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Michigan Medical Examiner Blames Ritalin For Death of TeenagerAired April 17, 2000 - 8:29 p.m. ET
THIS IS A RUSH TRANSCRIPT. THIS COPY MAY NOT BE IN ITS FINAL FORM AND MAY BE UPDATED.
WOLF BLITZER, CNN ANCHOR: Ritalin is a widely prescribed drug designed to increase a child's alertness and now a Michigan medical examiner is blaming it in the death of a teenager.
But CNN Detroit bureau chief Ed Garsten reports not everyone is convinced the drug is at fault.
ED GARSTEN, CNN DETROIT BUREAU CHIEF (voice-over): Fourteen- year-old Matthew Smith took the drug Ritalin for 10 years as a treatment for attention deficit disorder. He died March 21st of a heart attack, a heart attack the Oakland County medical examiner concluded brought on by long-term exposure to Ritalin which he says caused a constriction of small blood vessels that supply the heart.
DR. L.J. DRAGOVIC, MEDICAL EXAMINER, OAKLAND CO., MICHIGAN: They show chronic change, thickening of their walls with the interior circulation and that is the explanation for the heart attack that this kid suffered as a terminal event.
GARSTEN: A leading expert on Ritalin says, however, there's never been a death directly attributed to the drug, but it can cause problems for certain individuals.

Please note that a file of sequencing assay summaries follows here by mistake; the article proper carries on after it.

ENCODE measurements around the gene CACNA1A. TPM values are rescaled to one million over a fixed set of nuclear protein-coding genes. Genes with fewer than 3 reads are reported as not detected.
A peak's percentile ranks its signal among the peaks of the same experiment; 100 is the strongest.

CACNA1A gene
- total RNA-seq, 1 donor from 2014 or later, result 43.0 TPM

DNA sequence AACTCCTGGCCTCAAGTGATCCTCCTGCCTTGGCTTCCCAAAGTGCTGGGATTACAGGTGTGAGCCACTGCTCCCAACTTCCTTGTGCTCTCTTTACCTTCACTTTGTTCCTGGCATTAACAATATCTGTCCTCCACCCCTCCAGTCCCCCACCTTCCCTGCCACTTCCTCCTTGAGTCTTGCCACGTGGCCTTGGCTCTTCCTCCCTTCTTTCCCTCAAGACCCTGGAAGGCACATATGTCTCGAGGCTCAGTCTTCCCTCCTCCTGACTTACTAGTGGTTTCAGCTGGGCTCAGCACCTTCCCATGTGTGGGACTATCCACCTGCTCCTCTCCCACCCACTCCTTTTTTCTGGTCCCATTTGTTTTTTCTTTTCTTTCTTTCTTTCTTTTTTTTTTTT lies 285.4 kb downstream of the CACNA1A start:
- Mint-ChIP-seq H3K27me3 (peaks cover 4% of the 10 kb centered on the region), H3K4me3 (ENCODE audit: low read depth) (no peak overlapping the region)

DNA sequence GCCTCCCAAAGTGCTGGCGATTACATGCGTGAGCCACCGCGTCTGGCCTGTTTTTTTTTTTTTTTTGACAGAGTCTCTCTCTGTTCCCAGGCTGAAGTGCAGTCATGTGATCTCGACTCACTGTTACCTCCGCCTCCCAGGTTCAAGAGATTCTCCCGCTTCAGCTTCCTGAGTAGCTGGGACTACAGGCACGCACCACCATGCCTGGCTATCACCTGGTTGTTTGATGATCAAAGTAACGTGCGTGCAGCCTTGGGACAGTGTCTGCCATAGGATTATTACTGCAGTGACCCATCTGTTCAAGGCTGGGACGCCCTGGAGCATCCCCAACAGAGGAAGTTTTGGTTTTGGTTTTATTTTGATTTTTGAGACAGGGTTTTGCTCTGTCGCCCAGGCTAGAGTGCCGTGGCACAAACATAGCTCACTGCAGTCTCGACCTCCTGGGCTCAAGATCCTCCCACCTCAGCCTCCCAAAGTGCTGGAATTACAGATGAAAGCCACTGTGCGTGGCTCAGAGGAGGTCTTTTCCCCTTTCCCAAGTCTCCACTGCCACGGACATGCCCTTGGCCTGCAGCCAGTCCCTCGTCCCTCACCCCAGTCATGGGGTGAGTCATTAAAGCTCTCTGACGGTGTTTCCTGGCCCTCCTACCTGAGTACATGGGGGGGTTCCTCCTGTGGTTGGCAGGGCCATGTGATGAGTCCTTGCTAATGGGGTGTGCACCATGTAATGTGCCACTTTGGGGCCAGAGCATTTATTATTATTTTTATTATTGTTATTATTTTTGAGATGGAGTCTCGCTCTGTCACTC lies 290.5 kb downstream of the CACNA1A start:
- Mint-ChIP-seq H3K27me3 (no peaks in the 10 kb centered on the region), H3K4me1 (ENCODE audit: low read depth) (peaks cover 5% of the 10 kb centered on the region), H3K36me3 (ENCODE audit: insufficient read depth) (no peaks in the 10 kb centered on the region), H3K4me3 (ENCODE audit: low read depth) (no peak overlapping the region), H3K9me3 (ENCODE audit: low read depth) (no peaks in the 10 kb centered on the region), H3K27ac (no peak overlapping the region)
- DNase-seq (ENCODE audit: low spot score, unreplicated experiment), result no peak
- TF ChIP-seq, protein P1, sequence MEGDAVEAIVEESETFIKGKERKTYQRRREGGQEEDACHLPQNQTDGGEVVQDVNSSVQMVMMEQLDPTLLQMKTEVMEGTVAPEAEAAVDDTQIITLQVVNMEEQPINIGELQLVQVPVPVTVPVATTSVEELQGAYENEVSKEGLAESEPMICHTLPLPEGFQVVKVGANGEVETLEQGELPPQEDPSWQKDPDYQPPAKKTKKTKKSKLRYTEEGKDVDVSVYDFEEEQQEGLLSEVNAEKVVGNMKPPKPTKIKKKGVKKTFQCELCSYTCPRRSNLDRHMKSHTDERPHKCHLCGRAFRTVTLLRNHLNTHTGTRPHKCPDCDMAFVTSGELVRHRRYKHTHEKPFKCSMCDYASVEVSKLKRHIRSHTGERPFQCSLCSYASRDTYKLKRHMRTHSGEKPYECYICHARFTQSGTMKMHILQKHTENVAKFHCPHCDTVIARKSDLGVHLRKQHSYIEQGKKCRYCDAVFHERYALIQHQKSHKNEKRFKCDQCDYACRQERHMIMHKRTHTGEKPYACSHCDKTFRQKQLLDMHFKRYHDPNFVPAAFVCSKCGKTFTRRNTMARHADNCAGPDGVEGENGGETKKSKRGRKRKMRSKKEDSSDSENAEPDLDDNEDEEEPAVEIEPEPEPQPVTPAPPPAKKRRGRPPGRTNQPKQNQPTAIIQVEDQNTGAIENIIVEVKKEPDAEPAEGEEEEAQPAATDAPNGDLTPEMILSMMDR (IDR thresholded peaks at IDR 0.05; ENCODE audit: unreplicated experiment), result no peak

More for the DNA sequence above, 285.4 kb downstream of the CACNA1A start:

DR. DAVID ROSENBERG, CHILD PSYCHIATRIST, CHILDREN'S HOSPITAL OF MICHIGAN: Rarely Ritalin is associated with increases in blood pressure and pulse, so you don't want to prescribe Ritalin in someone who has an underlying heart condition.
GARSTEN: A spokesman for Novartis, the company that makes Ritalin told CNN "there is no evidence to connect this death to Ritalin," that the company is taking it very seriously, and he pointed that "there were more than 170 studies involving over 600 school-aged children showing Ritalin is safe and effective."
The American Heart Association says that cardiovascular monitoring is not necessary for most children using Ritalin. In fact, says Dr. Rosenberg, Ritalin has been shown to be generally safe.
ROSENBERG: You find at large of the thousands and thousands of children who have been treated by Ritalin, it's done extraordinary good with minimal to no side effects. GARSTEN: Dr. Dragovic, the medical examiner, insists Ritalin is the only possible reason the 14-year-old boy suffered a fatal heart attack.
DRAGOVIC: There is no other condition that would have caused this without this being tied into a stimulant used over a long period of time.
GARSTEN: Dr. Rosenberg is dubious of that theory, insisting Ritalin is the drug that added quality to Matthew Smith's short life, not a drug which ended it.
Ed Garsten, CNN, Detroit.
BLITZER: In recent years, more and more doctors have prescribed Ritalin to children under 6. In light of that, the National Institute of Mental Health this month announced a five-year study on the effects of Ritalin on preschoolers.
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